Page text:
Thursday, January 13, 2011

Manatees Gather at Blue Springs, Green Roofs Can Help Keep Florida's Springs Clean

Spring Run - Blue Springs to St Johns River
Today's fun topic is about the West Indian Manatee (Trichechus manatus).

What do Manatees have to do with Green Roofs?  Read on and you will find out.

While it has been an unusually cold winter with lower than normal air temperatures, Florida's springs usually stay approximately 67F (20C).

With the colder temperatures, the rivers cool too.

Because the West Indian Manatee (Trichechus manatus) is a mammal, they are warm blooded and need warmer waters to survive.

So in the winter when the river temperatures plunge, the manatees seek out the constant temperatures of the springs.

Now 67F (20C) is not warm - on a hot 100F (38C) summer day there is nothing better than a jump into the 67F cool waters of a Florida Spring.

West Indian Manatee (Sea Cow or Mermaid)
Florida has a wealth of springs.  Because most of the underlying rock is limestone and much as been eroded into underground caves and tunnels where cold, clear water flows.

Some of these underground tunnels filled with cold, clear water discharge at the surface, creating a 'spring'.  The water flows from the cave, out of the spring and down to a river or lake.

The water is clear, but note the yellowish tint
Florida has over 700 large freshwater springs.  For more information on springs from the FDEP website click here.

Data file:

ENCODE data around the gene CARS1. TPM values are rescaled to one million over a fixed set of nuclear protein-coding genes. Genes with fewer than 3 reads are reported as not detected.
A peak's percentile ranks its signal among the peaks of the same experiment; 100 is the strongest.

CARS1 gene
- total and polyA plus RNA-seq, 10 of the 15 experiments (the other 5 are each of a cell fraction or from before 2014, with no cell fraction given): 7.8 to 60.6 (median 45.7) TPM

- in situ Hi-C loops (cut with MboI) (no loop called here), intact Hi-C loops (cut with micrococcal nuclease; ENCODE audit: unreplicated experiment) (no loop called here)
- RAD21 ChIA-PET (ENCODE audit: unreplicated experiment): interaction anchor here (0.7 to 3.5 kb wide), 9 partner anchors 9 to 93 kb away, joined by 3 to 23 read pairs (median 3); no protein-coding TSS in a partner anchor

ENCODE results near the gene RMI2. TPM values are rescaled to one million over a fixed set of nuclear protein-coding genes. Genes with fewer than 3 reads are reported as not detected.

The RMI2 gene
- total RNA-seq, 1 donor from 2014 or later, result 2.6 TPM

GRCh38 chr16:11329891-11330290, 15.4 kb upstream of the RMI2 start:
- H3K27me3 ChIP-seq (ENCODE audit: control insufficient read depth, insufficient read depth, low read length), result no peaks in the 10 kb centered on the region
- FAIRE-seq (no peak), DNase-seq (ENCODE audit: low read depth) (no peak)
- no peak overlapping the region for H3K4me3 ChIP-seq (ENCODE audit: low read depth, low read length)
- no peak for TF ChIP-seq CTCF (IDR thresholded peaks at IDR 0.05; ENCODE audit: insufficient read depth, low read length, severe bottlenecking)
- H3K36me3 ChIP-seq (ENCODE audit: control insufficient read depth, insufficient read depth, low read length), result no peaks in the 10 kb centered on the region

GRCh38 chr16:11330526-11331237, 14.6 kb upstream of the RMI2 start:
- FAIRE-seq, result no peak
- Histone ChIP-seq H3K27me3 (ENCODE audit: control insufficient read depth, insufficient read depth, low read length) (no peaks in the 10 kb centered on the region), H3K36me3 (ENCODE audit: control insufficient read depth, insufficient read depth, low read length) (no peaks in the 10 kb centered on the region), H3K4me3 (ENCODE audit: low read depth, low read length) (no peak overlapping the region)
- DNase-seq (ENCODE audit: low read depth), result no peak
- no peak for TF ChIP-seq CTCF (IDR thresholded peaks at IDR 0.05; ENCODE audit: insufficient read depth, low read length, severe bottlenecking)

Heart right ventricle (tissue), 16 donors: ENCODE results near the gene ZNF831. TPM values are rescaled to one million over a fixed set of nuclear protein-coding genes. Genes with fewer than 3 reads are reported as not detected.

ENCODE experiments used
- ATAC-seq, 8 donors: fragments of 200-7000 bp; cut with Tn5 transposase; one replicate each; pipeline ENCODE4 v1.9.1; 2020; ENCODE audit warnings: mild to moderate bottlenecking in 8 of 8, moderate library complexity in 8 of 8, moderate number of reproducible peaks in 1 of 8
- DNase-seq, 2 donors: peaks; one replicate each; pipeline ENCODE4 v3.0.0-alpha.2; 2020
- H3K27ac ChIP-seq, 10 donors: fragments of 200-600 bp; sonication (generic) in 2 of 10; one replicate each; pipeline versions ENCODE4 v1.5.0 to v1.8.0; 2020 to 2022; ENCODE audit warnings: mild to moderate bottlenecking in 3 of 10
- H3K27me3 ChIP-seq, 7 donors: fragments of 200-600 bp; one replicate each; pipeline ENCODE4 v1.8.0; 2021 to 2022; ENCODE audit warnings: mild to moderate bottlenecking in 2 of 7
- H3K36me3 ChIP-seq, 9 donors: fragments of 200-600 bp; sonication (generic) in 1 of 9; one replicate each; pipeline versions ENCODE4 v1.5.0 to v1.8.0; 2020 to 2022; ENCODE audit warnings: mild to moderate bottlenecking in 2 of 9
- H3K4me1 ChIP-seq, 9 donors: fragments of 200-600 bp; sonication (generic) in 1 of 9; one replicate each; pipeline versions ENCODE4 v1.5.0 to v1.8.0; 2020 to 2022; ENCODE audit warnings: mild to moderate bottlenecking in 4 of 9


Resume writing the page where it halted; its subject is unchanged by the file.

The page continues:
Limestone is eroded by water acidified through CO2 in the air.

Green roofs help to preserve Florida's springs and winter habitat for the West Indian Manatee by providing two benefits, including;

Momma and Calf

1. Green Roofs remove CO2 from the air, sequester carbon and produce oxygen, keeping the limestone intact and preventing erosion of the springheads.

2.  Green Roofs remove nitrogen and other contaminants from rainfall.  Without green roofs, nitrogen, phosphorous and other contaminants found in smog and air pollution enter Florida's waterways.  Green roof plants adsorb the nutrients from the rainwater, filtering the runoff and keeping the ground water from building high levels of nitrogen and other contaminants.

Look closely, hundreds of manatees line the far shoreline
Florida's springs have always had clear water.  That is until ten years or so ago.  Now we are seeing more and more springs exhibit the greenish and yellowish tint symptomatic of algae blooms feeding on increased dissolved nitrogen levels.

Green roofs can help stop the nutrient problem and clean groundwater, lakes, springs and rivers.

Green roofs can provide a safe and clean refugee for the West Indian Manatees.

As always, email your questions or comments.

Happy Green Roofing!


No comments: